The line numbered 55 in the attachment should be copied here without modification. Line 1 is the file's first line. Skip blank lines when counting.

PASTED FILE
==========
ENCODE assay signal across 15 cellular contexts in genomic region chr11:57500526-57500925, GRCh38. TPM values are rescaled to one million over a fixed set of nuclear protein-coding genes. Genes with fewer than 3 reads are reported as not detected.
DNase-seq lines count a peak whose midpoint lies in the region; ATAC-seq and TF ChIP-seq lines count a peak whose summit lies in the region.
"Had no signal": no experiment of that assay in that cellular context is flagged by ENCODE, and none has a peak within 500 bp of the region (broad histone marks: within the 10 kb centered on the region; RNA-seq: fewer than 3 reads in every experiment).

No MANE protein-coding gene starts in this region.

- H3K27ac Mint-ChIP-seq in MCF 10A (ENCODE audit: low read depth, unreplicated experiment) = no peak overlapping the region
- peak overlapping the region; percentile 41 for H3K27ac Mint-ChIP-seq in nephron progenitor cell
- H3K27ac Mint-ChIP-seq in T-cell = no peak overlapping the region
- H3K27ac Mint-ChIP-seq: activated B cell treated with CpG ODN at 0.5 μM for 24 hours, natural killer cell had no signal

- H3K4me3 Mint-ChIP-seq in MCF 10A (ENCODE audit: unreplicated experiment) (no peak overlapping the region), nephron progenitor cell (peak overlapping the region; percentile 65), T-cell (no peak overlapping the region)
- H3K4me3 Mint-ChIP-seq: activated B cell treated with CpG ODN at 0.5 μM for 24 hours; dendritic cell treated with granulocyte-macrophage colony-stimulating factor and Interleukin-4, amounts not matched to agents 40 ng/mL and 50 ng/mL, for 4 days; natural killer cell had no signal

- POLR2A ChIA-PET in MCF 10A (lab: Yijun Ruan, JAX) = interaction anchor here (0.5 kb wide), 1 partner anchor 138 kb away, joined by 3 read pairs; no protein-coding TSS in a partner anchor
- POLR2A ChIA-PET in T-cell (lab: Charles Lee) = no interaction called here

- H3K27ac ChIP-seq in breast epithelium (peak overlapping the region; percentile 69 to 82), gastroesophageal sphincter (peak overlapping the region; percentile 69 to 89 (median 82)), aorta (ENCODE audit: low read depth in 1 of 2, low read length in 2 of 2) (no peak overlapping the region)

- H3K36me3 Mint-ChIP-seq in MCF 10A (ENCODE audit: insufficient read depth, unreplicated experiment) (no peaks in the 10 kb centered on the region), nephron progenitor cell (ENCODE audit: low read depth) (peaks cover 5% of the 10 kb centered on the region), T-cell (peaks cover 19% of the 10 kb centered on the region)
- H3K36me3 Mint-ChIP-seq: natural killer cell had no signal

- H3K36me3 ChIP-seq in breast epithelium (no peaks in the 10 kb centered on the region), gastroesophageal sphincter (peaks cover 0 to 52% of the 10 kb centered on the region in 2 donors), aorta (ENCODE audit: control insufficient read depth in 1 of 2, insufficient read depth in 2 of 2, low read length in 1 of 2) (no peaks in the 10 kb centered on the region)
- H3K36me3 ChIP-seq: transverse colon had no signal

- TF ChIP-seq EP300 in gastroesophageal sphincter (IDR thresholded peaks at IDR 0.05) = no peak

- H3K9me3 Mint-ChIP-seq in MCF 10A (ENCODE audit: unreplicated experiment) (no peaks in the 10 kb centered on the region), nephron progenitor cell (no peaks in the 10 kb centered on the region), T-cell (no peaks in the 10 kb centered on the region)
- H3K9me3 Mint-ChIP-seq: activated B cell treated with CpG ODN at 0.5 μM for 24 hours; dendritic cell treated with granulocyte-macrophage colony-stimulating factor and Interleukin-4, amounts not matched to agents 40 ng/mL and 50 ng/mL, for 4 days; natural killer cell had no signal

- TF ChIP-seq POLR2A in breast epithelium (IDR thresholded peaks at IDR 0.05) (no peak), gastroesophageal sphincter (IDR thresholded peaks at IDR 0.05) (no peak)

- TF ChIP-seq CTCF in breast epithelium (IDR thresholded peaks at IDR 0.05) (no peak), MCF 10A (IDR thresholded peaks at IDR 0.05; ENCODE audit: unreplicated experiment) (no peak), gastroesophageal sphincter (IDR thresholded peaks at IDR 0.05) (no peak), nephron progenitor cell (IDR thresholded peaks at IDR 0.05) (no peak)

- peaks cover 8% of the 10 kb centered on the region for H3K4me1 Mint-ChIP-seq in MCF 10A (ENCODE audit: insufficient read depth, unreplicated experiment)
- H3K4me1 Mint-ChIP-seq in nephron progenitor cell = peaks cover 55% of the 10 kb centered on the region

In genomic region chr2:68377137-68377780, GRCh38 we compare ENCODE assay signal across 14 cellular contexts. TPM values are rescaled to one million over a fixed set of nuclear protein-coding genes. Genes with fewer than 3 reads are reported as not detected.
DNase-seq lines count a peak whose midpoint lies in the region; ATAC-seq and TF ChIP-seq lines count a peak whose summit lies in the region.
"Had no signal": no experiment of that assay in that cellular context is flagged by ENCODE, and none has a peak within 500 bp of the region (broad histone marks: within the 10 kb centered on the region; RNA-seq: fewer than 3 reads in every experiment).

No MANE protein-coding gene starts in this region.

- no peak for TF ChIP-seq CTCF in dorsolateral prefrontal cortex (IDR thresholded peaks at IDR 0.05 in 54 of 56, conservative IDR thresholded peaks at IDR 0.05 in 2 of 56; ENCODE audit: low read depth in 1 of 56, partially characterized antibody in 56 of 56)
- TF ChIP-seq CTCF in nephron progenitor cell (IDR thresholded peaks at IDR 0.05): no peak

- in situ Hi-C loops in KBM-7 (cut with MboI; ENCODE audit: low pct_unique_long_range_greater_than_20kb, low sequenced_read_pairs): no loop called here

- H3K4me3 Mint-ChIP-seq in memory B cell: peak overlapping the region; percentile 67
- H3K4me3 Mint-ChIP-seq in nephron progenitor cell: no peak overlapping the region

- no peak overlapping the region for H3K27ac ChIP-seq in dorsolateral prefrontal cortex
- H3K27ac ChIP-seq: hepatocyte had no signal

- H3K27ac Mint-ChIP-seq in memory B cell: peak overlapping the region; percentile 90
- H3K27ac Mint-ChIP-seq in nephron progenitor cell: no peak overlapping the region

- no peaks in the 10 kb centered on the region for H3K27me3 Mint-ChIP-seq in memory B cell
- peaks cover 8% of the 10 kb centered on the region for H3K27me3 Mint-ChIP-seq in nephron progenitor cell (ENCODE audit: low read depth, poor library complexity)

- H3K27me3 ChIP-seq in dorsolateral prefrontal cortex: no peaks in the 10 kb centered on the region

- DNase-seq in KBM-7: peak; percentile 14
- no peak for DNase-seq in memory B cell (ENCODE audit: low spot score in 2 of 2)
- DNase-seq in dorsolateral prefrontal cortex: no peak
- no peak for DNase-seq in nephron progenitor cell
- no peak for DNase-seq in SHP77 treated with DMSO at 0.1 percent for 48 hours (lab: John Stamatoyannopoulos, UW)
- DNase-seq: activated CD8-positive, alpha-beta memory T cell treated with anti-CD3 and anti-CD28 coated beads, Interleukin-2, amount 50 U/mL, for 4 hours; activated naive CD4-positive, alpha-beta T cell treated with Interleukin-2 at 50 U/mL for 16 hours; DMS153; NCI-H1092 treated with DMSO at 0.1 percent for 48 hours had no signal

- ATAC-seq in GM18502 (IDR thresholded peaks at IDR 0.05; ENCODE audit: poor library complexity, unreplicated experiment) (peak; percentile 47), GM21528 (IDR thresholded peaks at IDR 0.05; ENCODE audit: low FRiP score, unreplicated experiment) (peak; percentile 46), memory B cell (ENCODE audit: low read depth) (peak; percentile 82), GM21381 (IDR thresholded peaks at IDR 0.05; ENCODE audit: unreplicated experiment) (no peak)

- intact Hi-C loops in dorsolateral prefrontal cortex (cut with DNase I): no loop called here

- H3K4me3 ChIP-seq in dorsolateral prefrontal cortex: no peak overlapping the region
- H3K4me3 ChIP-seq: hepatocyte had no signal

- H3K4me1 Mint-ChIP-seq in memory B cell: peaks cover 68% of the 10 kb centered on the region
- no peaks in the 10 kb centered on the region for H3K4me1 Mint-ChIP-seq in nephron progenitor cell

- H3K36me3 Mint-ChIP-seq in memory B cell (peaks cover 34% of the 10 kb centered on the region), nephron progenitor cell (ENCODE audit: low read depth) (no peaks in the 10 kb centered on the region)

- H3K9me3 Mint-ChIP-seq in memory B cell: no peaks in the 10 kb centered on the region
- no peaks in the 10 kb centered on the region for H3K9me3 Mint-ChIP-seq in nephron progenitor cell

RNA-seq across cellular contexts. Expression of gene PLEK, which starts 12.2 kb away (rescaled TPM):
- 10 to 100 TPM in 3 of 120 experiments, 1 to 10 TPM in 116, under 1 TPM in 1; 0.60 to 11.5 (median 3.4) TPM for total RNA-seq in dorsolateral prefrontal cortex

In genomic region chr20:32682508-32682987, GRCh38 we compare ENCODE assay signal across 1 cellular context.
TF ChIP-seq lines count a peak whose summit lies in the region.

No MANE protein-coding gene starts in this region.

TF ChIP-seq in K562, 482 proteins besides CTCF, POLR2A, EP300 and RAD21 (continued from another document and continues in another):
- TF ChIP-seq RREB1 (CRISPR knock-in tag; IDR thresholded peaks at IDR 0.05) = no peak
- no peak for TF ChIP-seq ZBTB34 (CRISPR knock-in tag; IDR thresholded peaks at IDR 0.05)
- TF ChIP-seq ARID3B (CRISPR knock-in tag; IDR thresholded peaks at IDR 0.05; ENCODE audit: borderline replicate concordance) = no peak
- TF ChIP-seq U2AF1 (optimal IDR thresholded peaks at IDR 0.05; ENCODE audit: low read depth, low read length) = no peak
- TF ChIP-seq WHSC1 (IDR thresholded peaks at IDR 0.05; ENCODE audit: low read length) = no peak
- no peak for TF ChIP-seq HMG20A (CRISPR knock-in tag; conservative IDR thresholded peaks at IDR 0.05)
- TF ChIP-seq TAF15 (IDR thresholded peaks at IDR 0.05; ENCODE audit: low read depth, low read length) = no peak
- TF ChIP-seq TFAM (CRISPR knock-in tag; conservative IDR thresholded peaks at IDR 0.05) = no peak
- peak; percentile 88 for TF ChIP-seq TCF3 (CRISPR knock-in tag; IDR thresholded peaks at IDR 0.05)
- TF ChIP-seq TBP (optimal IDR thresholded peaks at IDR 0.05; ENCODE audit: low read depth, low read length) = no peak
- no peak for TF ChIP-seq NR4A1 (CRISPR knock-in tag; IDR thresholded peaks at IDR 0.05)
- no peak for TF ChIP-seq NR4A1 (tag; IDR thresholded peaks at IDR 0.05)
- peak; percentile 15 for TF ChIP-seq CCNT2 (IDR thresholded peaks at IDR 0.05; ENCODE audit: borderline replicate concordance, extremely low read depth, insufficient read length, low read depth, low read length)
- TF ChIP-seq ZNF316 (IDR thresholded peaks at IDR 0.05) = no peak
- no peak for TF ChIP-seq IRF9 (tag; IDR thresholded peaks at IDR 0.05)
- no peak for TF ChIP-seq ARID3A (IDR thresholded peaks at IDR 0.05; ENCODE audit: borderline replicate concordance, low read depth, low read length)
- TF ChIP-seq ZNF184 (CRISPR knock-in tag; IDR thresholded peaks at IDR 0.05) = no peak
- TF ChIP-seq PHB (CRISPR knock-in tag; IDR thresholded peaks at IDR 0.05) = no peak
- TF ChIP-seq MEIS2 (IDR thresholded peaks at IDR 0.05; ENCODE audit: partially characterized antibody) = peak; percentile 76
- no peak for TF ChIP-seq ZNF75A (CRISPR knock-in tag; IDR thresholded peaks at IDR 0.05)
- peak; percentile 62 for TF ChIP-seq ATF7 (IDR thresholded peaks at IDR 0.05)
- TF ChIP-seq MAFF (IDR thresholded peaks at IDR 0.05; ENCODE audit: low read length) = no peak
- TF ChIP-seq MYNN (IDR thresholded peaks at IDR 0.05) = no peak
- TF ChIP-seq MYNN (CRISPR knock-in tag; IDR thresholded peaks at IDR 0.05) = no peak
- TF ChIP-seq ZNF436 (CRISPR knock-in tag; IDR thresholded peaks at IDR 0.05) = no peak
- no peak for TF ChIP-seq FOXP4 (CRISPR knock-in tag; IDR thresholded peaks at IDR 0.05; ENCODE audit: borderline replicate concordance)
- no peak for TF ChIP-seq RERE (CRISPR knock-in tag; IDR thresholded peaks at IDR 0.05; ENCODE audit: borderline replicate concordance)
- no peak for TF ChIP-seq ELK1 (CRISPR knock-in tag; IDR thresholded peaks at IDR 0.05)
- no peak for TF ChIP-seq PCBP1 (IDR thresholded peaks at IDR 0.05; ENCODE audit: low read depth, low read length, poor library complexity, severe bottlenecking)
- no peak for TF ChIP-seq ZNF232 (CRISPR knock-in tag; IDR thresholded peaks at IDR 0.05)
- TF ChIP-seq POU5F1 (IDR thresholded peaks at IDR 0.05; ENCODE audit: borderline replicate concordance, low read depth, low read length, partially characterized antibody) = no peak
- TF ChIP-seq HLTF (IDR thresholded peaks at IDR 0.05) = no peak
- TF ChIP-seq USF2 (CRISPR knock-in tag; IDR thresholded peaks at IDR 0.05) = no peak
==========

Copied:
- no peaks in the 10 kb centered on the region for H3K9me3 Mint-ChIP-seq in nephron progenitor cell